Peter Stern cashed in on Facebook, but said

Wealth Matters

Twitter Tantalizes, but Beware the I.P.O.

By PAUL SULLIVAN

Some offerings get so much attention they can cloud people's judgment, but investors must understand how a company's stock will fit in their portfolio.

Sports
Ted Ligety won seven of nine giant slalom competitions last season. At the Alpine world championships in February, he became the first man in 45 years to win three gold medals.
Ted Ligety Takes Aim at Overall Alpine Skiing Title

By KELLEY McMILLAN

The American skier emerged as a serious multidiscipline threat when he won three golds at the world championships last year.
Bale Could Start for Real Madrid in Clásico

By SAM BORDEN

Real Madrid's coach has hinted that the Welsh wing could be in the lineup at Barcelona on Saturday.
Monisha Kaltenborn, director of the Swiss-based Sauber team, who was born in India, says Formula One has failed to market itself effectively there.
India's Uncertain Grand Prix Future

By BRAD SPURGEON

As the country prepares for its third annual Formula One race this weekend, a governmental issue is now threatening to make it the last one.
For more sports news, go to INYT.com/Sports

U.S. News
Martha Gualotuna from Ecuador protested in front of Speaker John A. Boehner's office on Wednesday.
Immigration Poses Threat of Another Republican Rift

By ERIC LIPTON and ASHLEY PARKER

A push to bring legislation to the House floor, led by a coalition of executives, conservatives and evangelical leaders, could affect campaign contributions before the midterm elections.
. Graphic Graphic: Progress on an Immigration Overhaul in 5 Areas
Six years ago, Carmen Tarleton was beaten with a bat and burned beyond recognition with industrial lye in an attack by her estranged husband. She has undergone almost 60 operations, mostly skin grafts.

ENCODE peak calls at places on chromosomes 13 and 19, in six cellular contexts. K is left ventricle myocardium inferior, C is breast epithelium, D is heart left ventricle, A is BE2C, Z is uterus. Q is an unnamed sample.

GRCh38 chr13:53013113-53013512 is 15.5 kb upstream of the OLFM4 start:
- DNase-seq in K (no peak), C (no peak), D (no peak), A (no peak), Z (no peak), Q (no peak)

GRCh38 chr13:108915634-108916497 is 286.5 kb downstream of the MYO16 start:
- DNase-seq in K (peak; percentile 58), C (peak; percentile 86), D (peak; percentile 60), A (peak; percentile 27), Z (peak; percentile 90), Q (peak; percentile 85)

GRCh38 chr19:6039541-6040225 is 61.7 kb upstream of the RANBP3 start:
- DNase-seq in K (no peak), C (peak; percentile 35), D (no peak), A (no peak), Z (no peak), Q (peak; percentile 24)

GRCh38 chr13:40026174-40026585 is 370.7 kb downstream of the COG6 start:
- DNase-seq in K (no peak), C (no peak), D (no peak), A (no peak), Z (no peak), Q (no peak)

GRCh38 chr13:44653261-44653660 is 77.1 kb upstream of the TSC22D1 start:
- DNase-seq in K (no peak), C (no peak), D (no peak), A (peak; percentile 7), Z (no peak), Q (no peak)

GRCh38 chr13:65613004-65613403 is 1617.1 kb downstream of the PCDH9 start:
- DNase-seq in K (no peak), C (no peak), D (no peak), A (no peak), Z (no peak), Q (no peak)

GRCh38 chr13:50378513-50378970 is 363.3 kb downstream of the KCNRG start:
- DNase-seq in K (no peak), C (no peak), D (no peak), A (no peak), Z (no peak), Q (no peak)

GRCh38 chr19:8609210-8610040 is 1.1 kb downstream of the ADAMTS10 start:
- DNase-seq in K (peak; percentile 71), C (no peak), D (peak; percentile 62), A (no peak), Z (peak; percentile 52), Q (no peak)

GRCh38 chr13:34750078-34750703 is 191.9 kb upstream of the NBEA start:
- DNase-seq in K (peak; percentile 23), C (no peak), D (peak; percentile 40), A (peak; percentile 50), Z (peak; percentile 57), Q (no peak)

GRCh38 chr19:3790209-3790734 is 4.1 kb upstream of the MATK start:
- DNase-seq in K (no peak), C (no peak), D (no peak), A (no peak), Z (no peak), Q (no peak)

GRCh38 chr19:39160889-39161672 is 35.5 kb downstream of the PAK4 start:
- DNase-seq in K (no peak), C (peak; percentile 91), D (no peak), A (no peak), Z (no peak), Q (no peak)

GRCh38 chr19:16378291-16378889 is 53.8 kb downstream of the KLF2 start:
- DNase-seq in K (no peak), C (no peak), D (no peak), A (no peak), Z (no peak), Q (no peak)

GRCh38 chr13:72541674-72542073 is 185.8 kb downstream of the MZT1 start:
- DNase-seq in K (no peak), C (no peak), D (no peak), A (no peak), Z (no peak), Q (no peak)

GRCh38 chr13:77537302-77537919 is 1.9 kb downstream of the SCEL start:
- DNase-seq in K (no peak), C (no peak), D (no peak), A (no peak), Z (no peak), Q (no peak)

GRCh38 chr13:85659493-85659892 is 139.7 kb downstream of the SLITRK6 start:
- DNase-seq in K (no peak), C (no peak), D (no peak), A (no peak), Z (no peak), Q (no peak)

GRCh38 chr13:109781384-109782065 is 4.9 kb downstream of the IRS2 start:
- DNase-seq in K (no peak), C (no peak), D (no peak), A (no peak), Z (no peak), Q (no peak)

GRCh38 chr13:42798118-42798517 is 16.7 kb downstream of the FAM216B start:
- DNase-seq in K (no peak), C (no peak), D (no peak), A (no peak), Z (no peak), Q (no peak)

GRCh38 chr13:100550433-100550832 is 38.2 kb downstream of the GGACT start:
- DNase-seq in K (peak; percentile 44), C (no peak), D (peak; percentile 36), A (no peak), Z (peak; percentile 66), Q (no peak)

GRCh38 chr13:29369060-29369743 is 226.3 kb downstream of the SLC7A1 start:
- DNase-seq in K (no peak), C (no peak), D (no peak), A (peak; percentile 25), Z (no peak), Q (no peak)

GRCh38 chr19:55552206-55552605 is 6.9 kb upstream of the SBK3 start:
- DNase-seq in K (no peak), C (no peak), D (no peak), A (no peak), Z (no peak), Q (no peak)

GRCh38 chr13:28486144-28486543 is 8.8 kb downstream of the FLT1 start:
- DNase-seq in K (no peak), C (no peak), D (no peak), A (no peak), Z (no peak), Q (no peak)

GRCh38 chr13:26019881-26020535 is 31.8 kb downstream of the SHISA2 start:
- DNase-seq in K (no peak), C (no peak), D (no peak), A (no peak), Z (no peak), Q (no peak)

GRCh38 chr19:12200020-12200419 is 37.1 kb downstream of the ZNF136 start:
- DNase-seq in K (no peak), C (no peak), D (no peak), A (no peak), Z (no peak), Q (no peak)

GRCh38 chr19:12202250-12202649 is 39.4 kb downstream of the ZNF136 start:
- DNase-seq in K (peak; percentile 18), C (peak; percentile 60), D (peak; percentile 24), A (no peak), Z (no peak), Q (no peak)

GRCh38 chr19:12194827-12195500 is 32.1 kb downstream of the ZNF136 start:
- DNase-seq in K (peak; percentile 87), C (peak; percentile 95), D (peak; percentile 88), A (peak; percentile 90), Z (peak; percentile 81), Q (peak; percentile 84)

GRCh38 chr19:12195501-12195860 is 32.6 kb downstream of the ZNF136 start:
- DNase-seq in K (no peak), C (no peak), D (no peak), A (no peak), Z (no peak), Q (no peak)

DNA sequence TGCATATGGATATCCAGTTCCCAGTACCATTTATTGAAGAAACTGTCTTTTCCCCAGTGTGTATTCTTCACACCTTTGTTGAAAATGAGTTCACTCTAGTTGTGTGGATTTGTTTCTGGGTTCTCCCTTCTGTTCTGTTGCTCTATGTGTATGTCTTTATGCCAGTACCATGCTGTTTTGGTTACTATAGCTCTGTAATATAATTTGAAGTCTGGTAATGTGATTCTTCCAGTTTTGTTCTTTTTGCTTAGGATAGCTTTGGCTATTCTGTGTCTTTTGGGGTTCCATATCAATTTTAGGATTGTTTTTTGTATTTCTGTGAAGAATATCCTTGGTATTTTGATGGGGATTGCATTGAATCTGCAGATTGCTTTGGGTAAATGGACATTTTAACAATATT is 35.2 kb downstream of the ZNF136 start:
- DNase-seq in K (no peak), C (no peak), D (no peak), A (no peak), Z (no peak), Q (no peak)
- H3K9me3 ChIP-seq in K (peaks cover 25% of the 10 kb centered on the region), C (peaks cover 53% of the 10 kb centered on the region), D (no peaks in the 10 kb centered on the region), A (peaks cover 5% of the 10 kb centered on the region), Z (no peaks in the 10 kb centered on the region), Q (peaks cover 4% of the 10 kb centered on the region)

For Victim of Ghastly Crime, a New Face, a New Beginning

By ABBY GOODNOUGH

Six years after being beaten and burned beyond recognition, Carmen Tarleton is adjusting to a transplanted face.
Pigs ate at a farm in Middletown, Pa., in 2012.
F.D.A. Bids to Regulate Animal Food, Acting After Recall and Deaths

By SABRINA TAVERNISE

The Food and Drug Administration, hoping to prevent food-borne illness, proposed rules for pet food and farm animal feed.
For more U.S. news, go to NYTimes.com/US

Opinion

Op-Ed Contributor

Before Malala

By WILLIAM DALRYMPLE

Pashtun society was, for many years, a center of Gandhian nonviolent resistance against British rule.
If We're Spying, Are We Still 'Allies'?

Room for Debate

If We're Spying, Are We Still 'Allies'?
After surveillance revelations, Brazil, France and Germany may be having second thoughts about the U.S.: In what sense are they "allies"?

Editorial

N.S.A. Snooping and the Damage Done

By THE EDITORIAL BOARD

Trust among allies is also a national security interest, and America's extensive eavesdropping in France and Germany undermines that trust.